All eyes are on President Barack Obama as he prepares to deliver his highly anticipated speech on jobs after Labor Day before a joint session of Congress.
What he is going to say is open to speculation. Advance teasers coming out of the administration suggest he will once again call for the creation of an infrastructure bank to fix roads, bridges and airports — and create thousands of new jobs for unionized workers; push for an extension of the temporary employee payroll tax holiday; and, as he did in his speech Tuesday to the American Legion, ask Congress to approve some kind of tax credit for companies that hire unemployed veterans.
Obama is also likely to call for another extension of unemployment benefits and increased funding for school construction and renovation. He may also, some analysts suggest, call for a temporary tax holiday that will allow U.S. corporations that do business in other countries to bring profits earned in those countries back into the United States at a reduced rate.
All of this is interesting, but almost none of it would have the effect of stimulating the American economy to any real degree.
In the main, the proposals that have leaked out amount to little more than a streamlined version of what Obama and Congress already did during the first year of his administration, measures that were supposed to keep unemployment from rising above 8 percent.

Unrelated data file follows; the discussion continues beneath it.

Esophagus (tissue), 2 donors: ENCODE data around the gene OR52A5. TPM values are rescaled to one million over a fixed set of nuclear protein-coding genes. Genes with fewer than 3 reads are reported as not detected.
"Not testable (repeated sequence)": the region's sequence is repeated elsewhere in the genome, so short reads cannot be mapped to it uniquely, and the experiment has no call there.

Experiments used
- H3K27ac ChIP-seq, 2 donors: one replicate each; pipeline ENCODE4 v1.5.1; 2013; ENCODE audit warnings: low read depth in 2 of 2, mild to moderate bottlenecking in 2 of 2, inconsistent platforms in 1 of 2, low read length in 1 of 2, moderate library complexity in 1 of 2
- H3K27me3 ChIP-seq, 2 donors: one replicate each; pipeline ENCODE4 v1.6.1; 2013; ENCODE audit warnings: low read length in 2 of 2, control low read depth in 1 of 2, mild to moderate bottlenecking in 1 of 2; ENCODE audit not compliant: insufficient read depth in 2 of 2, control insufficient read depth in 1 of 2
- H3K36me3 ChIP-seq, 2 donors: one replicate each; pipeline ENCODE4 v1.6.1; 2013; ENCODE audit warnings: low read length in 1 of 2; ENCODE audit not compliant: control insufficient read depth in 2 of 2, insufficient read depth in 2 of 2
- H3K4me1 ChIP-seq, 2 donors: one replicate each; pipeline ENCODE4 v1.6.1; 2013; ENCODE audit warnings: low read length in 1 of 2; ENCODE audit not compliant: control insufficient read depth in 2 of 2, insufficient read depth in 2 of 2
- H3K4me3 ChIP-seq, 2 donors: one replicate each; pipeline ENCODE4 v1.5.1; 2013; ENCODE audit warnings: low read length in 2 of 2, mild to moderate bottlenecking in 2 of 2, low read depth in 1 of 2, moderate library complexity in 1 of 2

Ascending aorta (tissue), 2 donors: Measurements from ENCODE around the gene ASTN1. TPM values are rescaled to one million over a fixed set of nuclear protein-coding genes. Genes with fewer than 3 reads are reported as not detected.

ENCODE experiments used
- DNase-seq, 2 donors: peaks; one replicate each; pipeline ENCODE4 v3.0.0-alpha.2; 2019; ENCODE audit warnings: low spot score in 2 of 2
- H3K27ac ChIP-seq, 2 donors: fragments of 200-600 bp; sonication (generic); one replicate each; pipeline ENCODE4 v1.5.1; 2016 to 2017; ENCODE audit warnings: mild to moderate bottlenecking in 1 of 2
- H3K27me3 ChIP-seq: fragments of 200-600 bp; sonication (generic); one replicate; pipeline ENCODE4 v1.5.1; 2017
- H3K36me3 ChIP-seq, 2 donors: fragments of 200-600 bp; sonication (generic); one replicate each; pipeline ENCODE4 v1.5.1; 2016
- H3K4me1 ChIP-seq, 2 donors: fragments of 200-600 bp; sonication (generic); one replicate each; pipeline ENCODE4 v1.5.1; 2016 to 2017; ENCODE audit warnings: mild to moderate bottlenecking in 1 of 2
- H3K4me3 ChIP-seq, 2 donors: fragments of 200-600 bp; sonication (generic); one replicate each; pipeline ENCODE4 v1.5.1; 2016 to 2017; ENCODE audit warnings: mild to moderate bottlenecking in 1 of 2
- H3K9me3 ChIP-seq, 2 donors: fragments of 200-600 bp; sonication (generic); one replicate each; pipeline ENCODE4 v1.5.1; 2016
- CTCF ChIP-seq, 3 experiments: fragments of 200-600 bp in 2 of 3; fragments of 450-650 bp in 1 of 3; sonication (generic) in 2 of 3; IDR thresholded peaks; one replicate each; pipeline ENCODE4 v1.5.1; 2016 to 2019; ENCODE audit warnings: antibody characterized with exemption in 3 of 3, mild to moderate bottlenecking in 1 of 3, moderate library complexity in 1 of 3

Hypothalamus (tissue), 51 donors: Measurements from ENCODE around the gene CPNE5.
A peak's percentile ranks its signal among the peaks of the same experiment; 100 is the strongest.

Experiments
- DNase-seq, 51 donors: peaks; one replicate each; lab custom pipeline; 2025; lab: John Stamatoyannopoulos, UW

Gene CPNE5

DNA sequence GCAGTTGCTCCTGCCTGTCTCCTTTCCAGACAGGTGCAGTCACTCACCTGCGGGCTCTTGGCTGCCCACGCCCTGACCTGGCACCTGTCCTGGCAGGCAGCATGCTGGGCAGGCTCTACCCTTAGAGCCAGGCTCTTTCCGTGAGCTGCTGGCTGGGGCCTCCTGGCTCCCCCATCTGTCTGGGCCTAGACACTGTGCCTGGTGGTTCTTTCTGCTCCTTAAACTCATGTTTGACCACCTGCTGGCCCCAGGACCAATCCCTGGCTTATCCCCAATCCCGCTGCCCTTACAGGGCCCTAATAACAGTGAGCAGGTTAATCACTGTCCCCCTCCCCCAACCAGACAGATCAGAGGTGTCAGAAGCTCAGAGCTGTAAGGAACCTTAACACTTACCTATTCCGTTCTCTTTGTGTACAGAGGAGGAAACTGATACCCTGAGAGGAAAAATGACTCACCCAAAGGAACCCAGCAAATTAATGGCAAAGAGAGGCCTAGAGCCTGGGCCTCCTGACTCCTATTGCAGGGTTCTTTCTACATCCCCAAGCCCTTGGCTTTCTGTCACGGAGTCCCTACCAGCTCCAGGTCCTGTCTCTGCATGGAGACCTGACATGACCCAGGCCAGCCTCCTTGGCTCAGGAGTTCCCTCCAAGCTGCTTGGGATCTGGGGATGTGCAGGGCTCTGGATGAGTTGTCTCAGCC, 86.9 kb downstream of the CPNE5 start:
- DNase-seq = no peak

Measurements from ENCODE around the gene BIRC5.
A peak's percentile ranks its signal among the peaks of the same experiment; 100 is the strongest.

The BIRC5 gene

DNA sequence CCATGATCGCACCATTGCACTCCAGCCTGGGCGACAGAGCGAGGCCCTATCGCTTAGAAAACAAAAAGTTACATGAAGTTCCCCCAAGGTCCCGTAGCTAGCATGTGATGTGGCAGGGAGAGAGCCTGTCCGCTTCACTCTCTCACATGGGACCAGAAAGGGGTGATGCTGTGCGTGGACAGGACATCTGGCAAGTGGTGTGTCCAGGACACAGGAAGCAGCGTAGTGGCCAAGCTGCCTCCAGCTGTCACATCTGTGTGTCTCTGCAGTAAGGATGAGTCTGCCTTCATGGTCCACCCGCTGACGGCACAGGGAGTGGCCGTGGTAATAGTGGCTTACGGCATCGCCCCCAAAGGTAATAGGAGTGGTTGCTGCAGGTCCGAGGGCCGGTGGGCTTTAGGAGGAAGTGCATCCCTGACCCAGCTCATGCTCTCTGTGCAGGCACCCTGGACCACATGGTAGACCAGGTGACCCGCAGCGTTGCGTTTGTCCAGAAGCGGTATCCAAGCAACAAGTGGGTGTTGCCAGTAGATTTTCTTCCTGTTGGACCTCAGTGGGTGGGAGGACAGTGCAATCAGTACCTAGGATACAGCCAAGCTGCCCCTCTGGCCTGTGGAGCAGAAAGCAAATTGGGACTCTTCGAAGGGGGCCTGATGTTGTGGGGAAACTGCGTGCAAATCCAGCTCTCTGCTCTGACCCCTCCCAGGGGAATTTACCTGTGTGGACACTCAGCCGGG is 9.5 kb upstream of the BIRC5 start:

As we now know, the effort failed and the promise was made from whole cloth. Unemployment has been stuck above 9 percent for much of Obama’s presidency and does not look to be coming down any time soon. Additionally, the stimulus failed to stimulate the American economy. The U.S. gross domestic product grew by just 1 percent in the last quarter, leaving many economists to fear that a double-dip recession is in the offing.
It should be clear by now that massive public sector spending does not stimulate the economy, the writings and theories of John Maynard Keynes notwithstanding. It is especially worrisome that Obama appears to be considering even more of the same despite the fact that, on his watch alone, the federal debt has increased by 4 trillion dollars. That the government, as someone once said, cannot spend its way into prosperity is a lesson lost on the president and the members of his economic team. The keys to prosperity are, as Kennedy and Reagan both proved, in private hands.